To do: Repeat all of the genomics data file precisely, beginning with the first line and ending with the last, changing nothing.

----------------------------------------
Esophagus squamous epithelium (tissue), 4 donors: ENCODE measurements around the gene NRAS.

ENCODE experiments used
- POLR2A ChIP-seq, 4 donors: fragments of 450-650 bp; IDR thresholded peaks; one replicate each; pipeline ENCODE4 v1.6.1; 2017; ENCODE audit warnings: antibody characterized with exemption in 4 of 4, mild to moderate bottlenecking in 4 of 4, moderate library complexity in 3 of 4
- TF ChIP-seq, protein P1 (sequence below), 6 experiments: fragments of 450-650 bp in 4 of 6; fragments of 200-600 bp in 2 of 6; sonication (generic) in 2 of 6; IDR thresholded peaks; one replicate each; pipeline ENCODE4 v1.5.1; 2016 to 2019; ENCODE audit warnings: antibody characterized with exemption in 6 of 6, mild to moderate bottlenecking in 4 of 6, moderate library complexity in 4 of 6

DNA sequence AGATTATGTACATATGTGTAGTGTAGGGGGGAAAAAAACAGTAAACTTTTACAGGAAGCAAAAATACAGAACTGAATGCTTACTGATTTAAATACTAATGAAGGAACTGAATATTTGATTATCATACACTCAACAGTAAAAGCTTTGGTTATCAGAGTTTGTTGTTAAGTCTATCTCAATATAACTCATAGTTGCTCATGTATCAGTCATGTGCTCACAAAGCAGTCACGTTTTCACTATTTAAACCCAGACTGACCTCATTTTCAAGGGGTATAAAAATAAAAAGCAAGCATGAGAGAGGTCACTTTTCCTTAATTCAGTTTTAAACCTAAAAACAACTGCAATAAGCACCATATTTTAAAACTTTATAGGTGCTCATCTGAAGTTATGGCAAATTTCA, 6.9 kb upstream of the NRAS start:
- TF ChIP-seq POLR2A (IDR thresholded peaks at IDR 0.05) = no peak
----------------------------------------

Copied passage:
Esophagus squamous epithelium (tissue), 4 donors: ENCODE measurements around the gene NRAS.

ENCODE experiments used
- POLR2A ChIP-seq, 4 donors: fragments of 450-650 bp; IDR thresholded peaks; one replicate each; pipeline ENCODE4 v1.6.1; 2017; ENCODE audit warnings: antibody characterized with exemption in 4 of 4, mild to moderate bottlenecking in 4 of 4, moderate library complexity in 3 of 4
- TF ChIP-seq, protein P1 (sequence below), 6 experiments: fragments of 450-650 bp in 4 of 6; fragments of 200-600 bp in 2 of 6; sonication (generic) in 2 of 6; IDR thresholded peaks; one replicate each; pipeline ENCODE4 v1.5.1; 2016 to 2019; ENCODE audit warnings: antibody characterized with exemption in 6 of 6, mild to moderate bottlenecking in 4 of 6, moderate library complexity in 4 of 6

DNA sequence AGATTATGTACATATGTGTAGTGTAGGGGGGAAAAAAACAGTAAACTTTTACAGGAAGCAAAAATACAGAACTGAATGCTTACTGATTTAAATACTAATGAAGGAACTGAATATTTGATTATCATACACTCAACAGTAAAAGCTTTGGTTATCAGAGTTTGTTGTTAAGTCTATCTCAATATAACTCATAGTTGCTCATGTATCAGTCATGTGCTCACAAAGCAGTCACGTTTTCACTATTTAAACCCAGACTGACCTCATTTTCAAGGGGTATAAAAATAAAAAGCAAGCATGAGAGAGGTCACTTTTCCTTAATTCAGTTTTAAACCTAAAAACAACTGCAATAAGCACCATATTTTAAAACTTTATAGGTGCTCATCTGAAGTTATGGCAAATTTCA, 6.9 kb upstream of the NRAS start:
- TF ChIP-seq POLR2A (IDR thresholded peaks at IDR 0.05) = no peak